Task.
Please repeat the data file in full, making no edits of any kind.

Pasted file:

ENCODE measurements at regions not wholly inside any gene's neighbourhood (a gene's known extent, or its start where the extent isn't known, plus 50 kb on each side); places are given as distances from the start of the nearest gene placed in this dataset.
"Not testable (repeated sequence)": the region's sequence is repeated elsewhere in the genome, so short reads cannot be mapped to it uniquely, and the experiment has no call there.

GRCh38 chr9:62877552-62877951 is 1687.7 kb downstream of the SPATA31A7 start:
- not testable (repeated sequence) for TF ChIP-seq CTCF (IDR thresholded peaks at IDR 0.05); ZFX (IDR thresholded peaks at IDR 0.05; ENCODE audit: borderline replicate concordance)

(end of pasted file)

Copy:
ENCODE measurements at regions not wholly inside any gene's neighbourhood (a gene's known extent, or its start where the extent isn't known, plus 50 kb on each side); places are given as distances from the start of the nearest gene placed in this dataset.
"Not testable (repeated sequence)": the region's sequence is repeated elsewhere in the genome, so short reads cannot be mapped to it uniquely, and the experiment has no call there.

GRCh38 chr9:62877552-62877951 is 1687.7 kb downstream of the SPATA31A7 start:
- not testable (repeated sequence) for TF ChIP-seq CTCF (IDR thresholded peaks at IDR 0.05); ZFX (IDR thresholded peaks at IDR 0.05; ENCODE audit: borderline replicate concordance)